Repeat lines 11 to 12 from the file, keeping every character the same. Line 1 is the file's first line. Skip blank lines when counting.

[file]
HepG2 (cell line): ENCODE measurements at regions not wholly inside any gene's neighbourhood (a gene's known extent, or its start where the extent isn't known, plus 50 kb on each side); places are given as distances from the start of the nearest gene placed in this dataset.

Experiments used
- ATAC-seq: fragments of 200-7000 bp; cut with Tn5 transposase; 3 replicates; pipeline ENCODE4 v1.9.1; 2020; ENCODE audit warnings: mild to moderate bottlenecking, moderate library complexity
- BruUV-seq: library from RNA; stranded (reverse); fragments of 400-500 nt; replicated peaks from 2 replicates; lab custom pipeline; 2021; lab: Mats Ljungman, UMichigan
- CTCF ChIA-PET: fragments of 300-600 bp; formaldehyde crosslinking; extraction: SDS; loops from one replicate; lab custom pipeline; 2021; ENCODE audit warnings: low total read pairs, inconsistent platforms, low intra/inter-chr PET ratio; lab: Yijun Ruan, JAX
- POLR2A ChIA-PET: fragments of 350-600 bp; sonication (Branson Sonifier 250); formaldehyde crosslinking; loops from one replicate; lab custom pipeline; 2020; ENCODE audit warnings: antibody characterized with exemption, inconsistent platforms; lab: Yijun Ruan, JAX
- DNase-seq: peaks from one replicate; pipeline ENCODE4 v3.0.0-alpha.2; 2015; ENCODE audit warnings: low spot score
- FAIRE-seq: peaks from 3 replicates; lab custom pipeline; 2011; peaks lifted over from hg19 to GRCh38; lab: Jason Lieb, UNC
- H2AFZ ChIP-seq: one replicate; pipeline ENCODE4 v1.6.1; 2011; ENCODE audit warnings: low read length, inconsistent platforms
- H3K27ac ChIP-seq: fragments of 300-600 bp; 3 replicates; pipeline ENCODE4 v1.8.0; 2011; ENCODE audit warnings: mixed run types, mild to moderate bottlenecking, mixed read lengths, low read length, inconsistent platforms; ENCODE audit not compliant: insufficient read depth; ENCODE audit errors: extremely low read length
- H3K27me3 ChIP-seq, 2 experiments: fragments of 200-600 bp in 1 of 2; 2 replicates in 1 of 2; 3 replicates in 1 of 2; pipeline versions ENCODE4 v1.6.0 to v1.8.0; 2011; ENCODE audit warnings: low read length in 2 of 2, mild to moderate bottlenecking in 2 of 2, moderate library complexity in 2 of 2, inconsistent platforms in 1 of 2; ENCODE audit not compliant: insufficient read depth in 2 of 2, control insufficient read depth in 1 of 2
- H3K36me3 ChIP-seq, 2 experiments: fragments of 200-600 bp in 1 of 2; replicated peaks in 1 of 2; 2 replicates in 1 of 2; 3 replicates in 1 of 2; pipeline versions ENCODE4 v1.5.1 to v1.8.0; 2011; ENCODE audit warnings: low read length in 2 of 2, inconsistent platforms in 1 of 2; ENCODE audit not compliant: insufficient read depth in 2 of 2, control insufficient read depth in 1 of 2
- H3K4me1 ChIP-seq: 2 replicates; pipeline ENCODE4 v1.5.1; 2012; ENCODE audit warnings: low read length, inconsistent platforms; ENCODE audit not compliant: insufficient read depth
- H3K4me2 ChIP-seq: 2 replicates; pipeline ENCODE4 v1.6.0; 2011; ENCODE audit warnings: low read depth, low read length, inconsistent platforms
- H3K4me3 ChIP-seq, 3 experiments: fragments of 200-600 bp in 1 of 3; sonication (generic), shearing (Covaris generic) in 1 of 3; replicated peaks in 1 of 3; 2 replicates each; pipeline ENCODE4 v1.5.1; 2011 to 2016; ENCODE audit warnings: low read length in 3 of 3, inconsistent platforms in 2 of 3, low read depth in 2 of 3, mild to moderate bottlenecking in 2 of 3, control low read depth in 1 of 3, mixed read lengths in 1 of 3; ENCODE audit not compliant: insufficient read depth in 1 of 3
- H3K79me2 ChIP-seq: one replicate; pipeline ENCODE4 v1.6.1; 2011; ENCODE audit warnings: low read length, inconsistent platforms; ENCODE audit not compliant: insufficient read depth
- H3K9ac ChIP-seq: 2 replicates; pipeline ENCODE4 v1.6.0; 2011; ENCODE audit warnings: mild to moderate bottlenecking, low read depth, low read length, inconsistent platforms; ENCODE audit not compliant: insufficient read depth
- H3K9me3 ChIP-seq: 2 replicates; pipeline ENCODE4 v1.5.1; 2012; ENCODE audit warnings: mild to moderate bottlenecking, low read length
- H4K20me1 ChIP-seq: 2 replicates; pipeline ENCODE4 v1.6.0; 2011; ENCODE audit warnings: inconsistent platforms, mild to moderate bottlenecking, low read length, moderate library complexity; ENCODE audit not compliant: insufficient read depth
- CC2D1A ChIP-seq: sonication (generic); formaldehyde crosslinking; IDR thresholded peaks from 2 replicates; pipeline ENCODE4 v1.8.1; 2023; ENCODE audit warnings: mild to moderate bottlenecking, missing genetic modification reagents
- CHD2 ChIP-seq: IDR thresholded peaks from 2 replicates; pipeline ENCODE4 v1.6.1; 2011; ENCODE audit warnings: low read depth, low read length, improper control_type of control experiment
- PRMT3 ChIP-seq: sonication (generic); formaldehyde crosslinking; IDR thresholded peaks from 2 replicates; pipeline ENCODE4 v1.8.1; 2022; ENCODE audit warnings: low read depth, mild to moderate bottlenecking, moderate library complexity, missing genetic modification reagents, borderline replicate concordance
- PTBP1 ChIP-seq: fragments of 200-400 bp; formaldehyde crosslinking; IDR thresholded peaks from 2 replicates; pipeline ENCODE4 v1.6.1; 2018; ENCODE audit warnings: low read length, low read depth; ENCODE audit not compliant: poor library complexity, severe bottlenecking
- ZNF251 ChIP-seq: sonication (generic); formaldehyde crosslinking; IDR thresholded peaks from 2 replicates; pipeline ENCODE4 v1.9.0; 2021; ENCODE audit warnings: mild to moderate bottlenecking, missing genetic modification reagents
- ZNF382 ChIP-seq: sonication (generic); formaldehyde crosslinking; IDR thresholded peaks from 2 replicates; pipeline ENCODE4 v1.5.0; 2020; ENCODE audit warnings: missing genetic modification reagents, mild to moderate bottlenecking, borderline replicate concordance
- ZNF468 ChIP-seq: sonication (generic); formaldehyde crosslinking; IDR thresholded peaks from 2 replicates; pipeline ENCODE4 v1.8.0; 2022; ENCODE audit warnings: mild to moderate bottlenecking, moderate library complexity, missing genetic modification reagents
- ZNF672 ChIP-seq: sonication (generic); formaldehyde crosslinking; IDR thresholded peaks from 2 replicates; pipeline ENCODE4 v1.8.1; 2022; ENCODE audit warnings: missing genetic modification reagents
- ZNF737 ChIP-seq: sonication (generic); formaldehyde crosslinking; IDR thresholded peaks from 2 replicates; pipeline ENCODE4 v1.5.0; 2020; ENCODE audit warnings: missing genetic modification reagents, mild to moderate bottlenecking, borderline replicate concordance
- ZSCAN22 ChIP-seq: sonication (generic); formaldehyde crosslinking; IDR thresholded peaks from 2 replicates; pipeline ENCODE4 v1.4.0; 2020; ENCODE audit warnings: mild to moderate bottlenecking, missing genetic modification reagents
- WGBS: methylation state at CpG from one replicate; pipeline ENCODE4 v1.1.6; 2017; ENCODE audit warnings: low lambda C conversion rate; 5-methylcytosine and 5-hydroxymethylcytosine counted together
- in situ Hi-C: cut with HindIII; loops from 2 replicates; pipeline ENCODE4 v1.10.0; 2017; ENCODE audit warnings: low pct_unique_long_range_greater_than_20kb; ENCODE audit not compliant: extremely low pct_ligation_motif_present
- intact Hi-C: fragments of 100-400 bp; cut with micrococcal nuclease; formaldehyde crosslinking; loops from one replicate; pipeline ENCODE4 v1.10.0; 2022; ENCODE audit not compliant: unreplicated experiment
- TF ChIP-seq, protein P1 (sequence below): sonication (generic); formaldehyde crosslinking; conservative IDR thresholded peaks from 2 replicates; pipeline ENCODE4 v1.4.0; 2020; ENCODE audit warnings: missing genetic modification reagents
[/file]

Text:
- H3K27me3 ChIP-seq, 2 experiments: fragments of 200-600 bp in 1 of 2; 2 replicates in 1 of 2; 3 replicates in 1 of 2; pipeline versions ENCODE4 v1.6.0 to v1.8.0; 2011; ENCODE audit warnings: low read length in 2 of 2, mild to moderate bottlenecking in 2 of 2, moderate library complexity in 2 of 2, inconsistent platforms in 1 of 2; ENCODE audit not compliant: insufficient read depth in 2 of 2, control insufficient read depth in 1 of 2
- H3K36me3 ChIP-seq, 2 experiments: fragments of 200-600 bp in 1 of 2; replicated peaks in 1 of 2; 2 replicates in 1 of 2; 3 replicates in 1 of 2; pipeline versions ENCODE4 v1.5.1 to v1.8.0; 2011; ENCODE audit warnings: low read length in 2 of 2, inconsistent platforms in 1 of 2; ENCODE audit not compliant: insufficient read depth in 2 of 2, control insufficient read depth in 1 of 2